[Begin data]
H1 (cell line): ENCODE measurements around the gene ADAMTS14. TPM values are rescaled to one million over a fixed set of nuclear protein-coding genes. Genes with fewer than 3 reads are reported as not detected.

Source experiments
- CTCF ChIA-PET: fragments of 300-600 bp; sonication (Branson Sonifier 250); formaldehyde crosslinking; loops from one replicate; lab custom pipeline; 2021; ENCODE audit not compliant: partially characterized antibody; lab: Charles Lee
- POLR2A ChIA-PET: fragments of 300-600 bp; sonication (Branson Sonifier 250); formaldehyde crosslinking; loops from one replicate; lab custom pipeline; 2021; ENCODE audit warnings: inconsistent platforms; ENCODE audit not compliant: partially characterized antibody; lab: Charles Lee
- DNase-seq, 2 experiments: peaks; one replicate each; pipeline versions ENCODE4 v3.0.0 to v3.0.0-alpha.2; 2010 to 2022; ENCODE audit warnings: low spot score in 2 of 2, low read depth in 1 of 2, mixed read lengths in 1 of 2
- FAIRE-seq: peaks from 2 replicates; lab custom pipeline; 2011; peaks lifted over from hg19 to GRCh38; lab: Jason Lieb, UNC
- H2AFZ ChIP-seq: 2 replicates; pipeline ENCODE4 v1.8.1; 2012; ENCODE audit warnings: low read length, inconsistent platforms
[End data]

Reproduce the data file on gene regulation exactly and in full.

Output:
H1 (cell line): ENCODE measurements around the gene ADAMTS14. TPM values are rescaled to one million over a fixed set of nuclear protein-coding genes. Genes with fewer than 3 reads are reported as not detected.

Source experiments
- CTCF ChIA-PET: fragments of 300-600 bp; sonication (Branson Sonifier 250); formaldehyde crosslinking; loops from one replicate; lab custom pipeline; 2021; ENCODE audit not compliant: partially characterized antibody; lab: Charles Lee
- POLR2A ChIA-PET: fragments of 300-600 bp; sonication (Branson Sonifier 250); formaldehyde crosslinking; loops from one replicate; lab custom pipeline; 2021; ENCODE audit warnings: inconsistent platforms; ENCODE audit not compliant: partially characterized antibody; lab: Charles Lee
- DNase-seq, 2 experiments: peaks; one replicate each; pipeline versions ENCODE4 v3.0.0 to v3.0.0-alpha.2; 2010 to 2022; ENCODE audit warnings: low spot score in 2 of 2, low read depth in 1 of 2, mixed read lengths in 1 of 2
- FAIRE-seq: peaks from 2 replicates; lab custom pipeline; 2011; peaks lifted over from hg19 to GRCh38; lab: Jason Lieb, UNC
- H2AFZ ChIP-seq: 2 replicates; pipeline ENCODE4 v1.8.1; 2012; ENCODE audit warnings: low read length, inconsistent platforms